In honour of Stephen Fry’s brilliant QI (short for ‘Quite Interesting’) TV comedy quiz show returning to BBC this weekend, we feature a couple of Maldives QI questions of our own…
Question: What common, colourful fish in the Maldives is this a picture of?
Answer #1: A ‘Nemo’ Fish.?
[Sound effect]: Buzzzz! Wrong. The character ‘Nemo’ in Disney’s film ‘Finding Nemo’ had three white stripes as a opposed to the single one shown above.
Answer #2: A Clown Fish.
[Soundeffect]: Buzzzz! Wrong. You are close in that the term ‘clown fish’ is often applied to all members of the family of ‘Anemonefish’, but not all Anemonefish are really clown fish including this specimen.
Anemonefish are from the subfamily Amphiprioninae in the family Pomacentridae and only one specific species of Anemonefish, Amphiprion ocellaris, is actually designated the ‘Clown Anemonefish’. The fish shown at top is really a ‘Amphiprion nigripes’, also known as a ‘Maldive anemonefish’. With its cousin ‘Amphiprion clarkii’ (also known as ‘Clark’s anemonefish’ or the ‘Yellowtail clownfish’), they are the two species of Anemonefish (out of 27 that exist worldwide) found in the Maldive waters.
As it happens, a number of Anemonfish have also been dubbed ‘Clownfish’ in their informal names such as Amphiprion perideraion (Pink skunk clownfish) and the Amphiprion melanopus (Fire or Cinnamon clownfish) as well as obviously ‘Clark’s which I said is known as the ‘Yellowtail Clownfish’. But not this species here. Even Wikipedia describes the terms ‘Clownfish’ and ‘Anemonefish’ as interchangeable, but now you know the real distinctions.
Thanks to Sarah Kompatscher, Marine Biologist at Anantara, and Verena Wiesbauer Ali, Marine Biologist for Kurumba.
Proper ‘Nemo’ or ‘Clown Anemonefish’
Now that I have your attention! (you know, sometimes titles just write themselves…though ‘Polypamory’ was a really close runner-up).
The Maldives is renowned for newly betrothed couples consummating their nuptials with a honeymoon celebration. But the very microscopic creatures who built the Maldives over millennia, coral polyps, will be celebrating a honeymoon of their own this week in rather distinctive style. Their rather exotic ‘bedroom’ habits certainly put the ‘moon’ in the ‘honeymoon’. That is according to this month’s Scientific American featuring a piece about Coral Polyp reproduction…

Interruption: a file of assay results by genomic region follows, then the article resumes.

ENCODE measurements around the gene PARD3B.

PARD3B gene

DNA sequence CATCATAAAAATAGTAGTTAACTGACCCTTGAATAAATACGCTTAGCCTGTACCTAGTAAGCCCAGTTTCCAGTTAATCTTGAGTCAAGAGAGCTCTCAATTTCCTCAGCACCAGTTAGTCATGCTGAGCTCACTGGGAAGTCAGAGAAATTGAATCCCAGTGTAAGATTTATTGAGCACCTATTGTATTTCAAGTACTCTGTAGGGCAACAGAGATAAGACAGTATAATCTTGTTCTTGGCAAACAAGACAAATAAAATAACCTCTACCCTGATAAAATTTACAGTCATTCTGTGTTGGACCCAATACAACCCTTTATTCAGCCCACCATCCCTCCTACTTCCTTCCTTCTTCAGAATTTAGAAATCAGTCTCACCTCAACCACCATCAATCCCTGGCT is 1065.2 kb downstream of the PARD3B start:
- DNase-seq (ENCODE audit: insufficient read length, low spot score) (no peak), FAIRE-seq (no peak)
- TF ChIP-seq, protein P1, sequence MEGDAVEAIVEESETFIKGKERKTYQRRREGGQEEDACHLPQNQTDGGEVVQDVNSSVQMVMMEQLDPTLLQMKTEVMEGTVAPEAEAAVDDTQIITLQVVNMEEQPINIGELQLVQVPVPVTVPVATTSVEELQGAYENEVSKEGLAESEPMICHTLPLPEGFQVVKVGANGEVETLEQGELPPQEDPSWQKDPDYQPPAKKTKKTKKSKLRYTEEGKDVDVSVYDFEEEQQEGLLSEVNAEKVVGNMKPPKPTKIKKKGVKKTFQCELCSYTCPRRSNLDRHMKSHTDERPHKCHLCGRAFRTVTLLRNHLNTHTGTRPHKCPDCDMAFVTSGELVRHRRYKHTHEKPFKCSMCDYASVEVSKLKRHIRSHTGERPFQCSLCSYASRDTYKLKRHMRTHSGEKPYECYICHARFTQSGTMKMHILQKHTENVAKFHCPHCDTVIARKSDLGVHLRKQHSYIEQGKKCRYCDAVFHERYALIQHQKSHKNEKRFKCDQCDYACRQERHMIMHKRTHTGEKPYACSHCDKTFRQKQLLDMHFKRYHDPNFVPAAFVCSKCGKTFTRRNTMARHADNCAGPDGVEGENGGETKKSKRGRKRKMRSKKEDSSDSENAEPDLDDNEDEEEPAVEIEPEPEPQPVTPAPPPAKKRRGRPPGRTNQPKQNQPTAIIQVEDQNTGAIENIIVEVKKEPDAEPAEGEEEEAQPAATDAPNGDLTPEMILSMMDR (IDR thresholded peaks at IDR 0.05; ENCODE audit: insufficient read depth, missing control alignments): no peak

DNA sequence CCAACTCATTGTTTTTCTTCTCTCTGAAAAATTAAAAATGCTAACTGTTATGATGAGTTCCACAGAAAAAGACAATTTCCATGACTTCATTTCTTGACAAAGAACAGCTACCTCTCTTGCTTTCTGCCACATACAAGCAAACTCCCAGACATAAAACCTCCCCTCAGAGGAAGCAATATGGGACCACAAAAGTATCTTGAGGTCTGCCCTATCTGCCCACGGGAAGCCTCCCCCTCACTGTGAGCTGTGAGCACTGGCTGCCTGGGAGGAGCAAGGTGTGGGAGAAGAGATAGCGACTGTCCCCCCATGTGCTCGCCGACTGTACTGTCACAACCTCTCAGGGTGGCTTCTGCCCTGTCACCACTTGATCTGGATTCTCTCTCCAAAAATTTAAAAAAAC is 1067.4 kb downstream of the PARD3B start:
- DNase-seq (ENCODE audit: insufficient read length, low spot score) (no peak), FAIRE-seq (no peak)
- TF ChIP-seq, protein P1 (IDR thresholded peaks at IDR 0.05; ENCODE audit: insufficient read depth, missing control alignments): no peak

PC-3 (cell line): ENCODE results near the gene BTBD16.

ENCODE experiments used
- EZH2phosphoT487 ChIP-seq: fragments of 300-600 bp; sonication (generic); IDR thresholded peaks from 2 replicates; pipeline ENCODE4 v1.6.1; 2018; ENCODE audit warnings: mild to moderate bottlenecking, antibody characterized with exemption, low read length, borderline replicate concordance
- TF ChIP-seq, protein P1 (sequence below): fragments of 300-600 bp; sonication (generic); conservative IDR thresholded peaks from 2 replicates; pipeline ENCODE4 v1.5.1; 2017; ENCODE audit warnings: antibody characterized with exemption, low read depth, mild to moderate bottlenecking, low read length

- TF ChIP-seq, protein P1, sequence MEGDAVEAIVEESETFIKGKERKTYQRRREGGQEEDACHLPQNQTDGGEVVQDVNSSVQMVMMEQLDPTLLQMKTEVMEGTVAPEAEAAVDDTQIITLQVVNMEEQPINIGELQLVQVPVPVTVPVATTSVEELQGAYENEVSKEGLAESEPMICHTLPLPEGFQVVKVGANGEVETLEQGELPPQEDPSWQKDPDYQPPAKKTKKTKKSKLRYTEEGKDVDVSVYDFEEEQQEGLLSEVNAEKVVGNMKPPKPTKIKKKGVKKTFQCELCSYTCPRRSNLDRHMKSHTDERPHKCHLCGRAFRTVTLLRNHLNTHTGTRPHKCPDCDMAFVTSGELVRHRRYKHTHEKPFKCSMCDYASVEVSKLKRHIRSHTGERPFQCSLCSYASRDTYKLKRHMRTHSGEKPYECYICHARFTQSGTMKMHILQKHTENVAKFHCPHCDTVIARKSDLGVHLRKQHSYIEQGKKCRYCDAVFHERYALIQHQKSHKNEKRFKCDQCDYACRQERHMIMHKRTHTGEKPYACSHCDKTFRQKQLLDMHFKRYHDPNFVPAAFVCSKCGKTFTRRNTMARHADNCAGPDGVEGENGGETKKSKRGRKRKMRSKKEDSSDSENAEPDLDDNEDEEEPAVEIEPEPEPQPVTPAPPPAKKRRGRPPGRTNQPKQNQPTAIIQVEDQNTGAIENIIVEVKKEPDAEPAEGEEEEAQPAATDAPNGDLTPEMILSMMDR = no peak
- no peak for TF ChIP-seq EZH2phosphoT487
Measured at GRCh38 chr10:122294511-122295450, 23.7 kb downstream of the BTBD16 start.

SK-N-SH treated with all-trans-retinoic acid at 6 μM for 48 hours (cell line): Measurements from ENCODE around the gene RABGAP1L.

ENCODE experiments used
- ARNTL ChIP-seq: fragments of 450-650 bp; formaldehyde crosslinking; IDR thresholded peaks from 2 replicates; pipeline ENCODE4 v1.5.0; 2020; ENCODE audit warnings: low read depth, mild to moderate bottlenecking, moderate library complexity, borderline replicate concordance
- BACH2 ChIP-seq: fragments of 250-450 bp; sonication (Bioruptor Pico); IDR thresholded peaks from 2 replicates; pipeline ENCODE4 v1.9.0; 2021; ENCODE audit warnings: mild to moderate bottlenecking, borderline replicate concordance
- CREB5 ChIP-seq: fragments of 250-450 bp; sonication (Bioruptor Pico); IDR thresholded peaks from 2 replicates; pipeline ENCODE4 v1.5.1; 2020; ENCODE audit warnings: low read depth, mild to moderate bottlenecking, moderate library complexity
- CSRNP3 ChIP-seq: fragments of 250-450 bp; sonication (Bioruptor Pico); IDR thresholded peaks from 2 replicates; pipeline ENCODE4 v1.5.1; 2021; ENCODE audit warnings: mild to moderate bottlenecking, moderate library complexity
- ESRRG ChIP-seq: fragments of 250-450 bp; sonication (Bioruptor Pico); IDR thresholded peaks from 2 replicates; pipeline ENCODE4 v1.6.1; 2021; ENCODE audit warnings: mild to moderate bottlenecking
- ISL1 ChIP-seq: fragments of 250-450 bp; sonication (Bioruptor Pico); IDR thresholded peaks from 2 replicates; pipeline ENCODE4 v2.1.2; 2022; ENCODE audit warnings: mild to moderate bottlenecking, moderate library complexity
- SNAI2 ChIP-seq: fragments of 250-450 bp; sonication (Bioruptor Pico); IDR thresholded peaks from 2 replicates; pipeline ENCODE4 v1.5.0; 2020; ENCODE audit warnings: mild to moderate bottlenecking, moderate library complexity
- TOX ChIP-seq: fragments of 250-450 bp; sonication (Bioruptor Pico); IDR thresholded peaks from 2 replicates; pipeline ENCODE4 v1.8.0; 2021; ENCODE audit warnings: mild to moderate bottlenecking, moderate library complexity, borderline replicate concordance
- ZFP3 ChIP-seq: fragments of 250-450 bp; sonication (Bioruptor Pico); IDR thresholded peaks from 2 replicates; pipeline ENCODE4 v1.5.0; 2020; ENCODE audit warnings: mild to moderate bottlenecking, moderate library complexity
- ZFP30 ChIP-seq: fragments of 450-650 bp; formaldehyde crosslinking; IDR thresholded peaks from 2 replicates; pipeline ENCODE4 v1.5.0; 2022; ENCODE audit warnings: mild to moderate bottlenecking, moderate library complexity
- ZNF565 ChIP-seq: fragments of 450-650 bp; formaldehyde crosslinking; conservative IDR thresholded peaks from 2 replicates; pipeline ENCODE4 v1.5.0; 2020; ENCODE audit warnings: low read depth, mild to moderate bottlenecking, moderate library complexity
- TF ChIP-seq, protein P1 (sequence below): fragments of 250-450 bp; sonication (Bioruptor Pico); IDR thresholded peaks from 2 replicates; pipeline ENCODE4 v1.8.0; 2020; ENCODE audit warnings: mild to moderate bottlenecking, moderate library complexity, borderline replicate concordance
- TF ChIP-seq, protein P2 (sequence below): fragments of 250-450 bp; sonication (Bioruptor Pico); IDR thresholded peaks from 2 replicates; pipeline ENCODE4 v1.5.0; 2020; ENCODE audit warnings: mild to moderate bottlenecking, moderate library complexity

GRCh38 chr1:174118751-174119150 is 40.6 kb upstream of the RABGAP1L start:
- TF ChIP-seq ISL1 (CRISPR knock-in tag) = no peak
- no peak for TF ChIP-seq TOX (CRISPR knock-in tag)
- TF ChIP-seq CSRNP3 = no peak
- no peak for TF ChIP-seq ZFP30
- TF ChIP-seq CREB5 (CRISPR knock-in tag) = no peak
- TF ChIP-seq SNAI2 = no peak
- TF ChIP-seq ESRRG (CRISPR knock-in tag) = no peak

“It is hard to court the opposite sex when you are cemented in place, which explains why polyps—the tiny creatures whose exoskeletons form corals—do not reproduce by mating. Instead they cast millions of sperm and eggs into the sea, where they drift up to the ocean surface, collide, form larvae and float away to form new coral reefs. Polyps may not be picky about their “mates,” but they are sticklers for timing. The polyps in a coral reef will “blow” their eggs and sperm simultaneously in quick frenzies for just one, or maybe a few, consecutive nights a year—and they usually do so shortly after sunset on evenings closely following a full moon…A reef generally picks one day during a full moon in summer to blow, for 20 minutes or so, during the twilight hours.”
I guess if we were going to grant a ‘Best of’ accolade for ‘Reef Romance’ it would have to go to none other than the to Sheraton’s eponymous ‘Full Moon’ resort.
As it happens, this June’s Full Moon offers a special treat as well of an ‘extra long Lunar Eclipse. MSNBC reports “This month’s full moon will pass almost directly through the center of Earth’s shadow on Wednesday in what will be an unusually long total eclipse of the moon, 100 minutes. The next total lunar eclipse of exceptional length will be July 27, 2018, and will last 106 minutes.”
The Full Moon this week rises at 8:14 pm on Wednesday 15th June. It promises to be quite the eventful evening from sea to sky.